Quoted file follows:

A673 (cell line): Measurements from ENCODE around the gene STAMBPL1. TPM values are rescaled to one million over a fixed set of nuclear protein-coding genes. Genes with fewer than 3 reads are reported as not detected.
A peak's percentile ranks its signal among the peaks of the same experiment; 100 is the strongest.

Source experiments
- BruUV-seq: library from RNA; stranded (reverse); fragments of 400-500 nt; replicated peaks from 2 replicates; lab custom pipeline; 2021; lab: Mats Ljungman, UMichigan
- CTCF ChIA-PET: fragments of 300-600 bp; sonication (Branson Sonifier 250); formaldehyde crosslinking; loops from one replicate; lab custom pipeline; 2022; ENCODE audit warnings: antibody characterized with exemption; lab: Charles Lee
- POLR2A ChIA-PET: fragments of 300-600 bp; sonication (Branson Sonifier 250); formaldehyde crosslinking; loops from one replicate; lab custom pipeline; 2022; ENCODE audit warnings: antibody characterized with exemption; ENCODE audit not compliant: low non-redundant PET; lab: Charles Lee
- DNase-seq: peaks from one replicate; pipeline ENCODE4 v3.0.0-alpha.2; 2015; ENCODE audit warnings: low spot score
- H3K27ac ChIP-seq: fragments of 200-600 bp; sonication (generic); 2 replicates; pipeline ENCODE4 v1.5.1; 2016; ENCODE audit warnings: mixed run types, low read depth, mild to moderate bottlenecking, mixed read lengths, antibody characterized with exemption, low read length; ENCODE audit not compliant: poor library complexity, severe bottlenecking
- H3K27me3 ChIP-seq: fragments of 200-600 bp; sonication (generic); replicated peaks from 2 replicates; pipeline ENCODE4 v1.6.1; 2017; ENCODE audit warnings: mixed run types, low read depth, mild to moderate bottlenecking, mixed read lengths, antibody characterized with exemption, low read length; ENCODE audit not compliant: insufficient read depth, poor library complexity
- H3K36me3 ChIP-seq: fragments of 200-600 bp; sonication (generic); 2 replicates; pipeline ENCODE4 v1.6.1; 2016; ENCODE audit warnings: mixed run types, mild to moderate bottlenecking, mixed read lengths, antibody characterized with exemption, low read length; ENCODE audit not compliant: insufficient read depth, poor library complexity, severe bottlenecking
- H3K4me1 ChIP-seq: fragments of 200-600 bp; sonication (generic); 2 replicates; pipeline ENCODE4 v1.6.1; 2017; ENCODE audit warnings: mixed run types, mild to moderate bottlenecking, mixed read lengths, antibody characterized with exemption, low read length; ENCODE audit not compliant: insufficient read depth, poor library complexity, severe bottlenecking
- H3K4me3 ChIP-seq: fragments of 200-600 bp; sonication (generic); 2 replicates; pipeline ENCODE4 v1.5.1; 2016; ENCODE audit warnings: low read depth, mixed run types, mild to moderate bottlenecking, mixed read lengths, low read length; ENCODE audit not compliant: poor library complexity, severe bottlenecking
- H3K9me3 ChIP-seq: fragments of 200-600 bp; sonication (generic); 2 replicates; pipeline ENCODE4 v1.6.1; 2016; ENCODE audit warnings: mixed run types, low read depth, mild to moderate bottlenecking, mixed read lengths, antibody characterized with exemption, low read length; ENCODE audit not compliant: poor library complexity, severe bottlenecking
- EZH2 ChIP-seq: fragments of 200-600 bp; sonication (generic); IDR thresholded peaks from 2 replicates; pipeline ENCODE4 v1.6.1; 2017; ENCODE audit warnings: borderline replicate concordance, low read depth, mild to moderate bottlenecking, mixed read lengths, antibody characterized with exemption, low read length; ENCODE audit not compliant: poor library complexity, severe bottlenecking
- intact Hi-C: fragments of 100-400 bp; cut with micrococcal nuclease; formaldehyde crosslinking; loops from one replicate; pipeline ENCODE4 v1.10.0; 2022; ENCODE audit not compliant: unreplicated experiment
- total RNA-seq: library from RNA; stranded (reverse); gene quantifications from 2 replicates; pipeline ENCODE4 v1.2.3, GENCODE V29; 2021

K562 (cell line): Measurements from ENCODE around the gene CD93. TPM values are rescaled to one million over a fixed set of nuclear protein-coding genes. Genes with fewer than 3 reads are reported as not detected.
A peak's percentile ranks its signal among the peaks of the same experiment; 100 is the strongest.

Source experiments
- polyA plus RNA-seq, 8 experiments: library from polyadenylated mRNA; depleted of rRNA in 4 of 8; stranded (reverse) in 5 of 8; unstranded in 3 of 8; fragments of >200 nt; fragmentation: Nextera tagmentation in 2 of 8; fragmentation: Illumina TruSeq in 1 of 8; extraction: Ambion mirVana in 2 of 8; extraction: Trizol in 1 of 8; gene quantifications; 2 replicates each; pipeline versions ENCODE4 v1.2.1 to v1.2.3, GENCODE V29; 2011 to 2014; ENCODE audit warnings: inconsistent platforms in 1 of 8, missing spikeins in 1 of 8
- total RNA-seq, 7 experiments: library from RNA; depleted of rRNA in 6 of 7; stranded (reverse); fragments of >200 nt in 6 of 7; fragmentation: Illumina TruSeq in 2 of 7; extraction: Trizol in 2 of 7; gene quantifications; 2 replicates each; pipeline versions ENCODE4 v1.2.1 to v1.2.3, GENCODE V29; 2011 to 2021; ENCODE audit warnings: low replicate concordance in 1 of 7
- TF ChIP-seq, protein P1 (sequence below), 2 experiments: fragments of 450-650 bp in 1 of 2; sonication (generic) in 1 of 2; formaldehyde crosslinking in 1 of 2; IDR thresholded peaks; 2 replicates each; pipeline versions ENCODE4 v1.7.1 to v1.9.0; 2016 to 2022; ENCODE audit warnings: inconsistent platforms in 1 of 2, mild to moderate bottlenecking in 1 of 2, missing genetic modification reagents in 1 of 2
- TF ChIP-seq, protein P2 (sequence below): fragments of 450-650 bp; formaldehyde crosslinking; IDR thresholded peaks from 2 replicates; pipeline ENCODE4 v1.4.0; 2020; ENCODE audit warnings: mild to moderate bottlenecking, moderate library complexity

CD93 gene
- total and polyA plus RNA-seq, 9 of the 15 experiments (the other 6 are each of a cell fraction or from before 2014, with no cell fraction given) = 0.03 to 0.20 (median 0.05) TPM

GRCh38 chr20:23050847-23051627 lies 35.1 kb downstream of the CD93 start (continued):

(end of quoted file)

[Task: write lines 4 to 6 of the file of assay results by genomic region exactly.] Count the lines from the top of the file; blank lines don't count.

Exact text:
- BruUV-seq: library from RNA; stranded (reverse); fragments of 400-500 nt; replicated peaks from 2 replicates; lab custom pipeline; 2021; lab: Mats Ljungman, UMichigan
- CTCF ChIA-PET: fragments of 300-600 bp; sonication (Branson Sonifier 250); formaldehyde crosslinking; loops from one replicate; lab custom pipeline; 2022; ENCODE audit warnings: antibody characterized with exemption; lab: Charles Lee
- POLR2A ChIA-PET: fragments of 300-600 bp; sonication (Branson Sonifier 250); formaldehyde crosslinking; loops from one replicate; lab custom pipeline; 2022; ENCODE audit warnings: antibody characterized with exemption; ENCODE audit not compliant: low non-redundant PET; lab: Charles Lee